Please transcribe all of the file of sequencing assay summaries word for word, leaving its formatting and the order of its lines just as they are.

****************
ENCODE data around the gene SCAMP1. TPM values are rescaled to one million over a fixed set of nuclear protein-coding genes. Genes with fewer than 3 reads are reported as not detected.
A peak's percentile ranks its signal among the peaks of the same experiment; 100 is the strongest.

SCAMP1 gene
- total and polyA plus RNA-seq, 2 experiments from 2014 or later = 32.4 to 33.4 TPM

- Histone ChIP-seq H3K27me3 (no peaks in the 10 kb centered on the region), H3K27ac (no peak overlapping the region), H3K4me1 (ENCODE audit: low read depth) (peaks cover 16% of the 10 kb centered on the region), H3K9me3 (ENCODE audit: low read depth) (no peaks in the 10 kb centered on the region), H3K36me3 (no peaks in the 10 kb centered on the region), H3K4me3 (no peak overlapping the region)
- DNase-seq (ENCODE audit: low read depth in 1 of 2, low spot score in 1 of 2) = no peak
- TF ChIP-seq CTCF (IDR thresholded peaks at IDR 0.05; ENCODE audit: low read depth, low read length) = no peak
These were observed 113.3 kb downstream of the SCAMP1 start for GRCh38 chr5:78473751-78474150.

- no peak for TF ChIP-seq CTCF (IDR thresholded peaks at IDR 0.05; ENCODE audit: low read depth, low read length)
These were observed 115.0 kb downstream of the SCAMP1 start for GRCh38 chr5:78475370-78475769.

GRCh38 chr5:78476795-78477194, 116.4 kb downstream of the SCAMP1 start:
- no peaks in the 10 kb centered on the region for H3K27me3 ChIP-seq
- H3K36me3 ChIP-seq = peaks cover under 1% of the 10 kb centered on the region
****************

ENCODE data around the gene SCAMP1. TPM values are rescaled to one million over a fixed set of nuclear protein-coding genes. Genes with fewer than 3 reads are reported as not detected.
A peak's percentile ranks its signal among the peaks of the same experiment; 100 is the strongest.

SCAMP1 gene
- total and polyA plus RNA-seq, 2 experiments from 2014 or later = 32.4 to 33.4 TPM

- Histone ChIP-seq H3K27me3 (no peaks in the 10 kb centered on the region), H3K27ac (no peak overlapping the region), H3K4me1 (ENCODE audit: low read depth) (peaks cover 16% of the 10 kb centered on the region), H3K9me3 (ENCODE audit: low read depth) (no peaks in the 10 kb centered on the region), H3K36me3 (no peaks in the 10 kb centered on the region), H3K4me3 (no peak overlapping the region)
- DNase-seq (ENCODE audit: low read depth in 1 of 2, low spot score in 1 of 2) = no peak
- TF ChIP-seq CTCF (IDR thresholded peaks at IDR 0.05; ENCODE audit: low read depth, low read length) = no peak
These were observed 113.3 kb downstream of the SCAMP1 start for GRCh38 chr5:78473751-78474150.

- no peak for TF ChIP-seq CTCF (IDR thresholded peaks at IDR 0.05; ENCODE audit: low read depth, low read length)
These were observed 115.0 kb downstream of the SCAMP1 start for GRCh38 chr5:78475370-78475769.

GRCh38 chr5:78476795-78477194, 116.4 kb downstream of the SCAMP1 start:
- no peaks in the 10 kb centered on the region for H3K27me3 ChIP-seq
- H3K36me3 ChIP-seq = peaks cover under 1% of the 10 kb centered on the region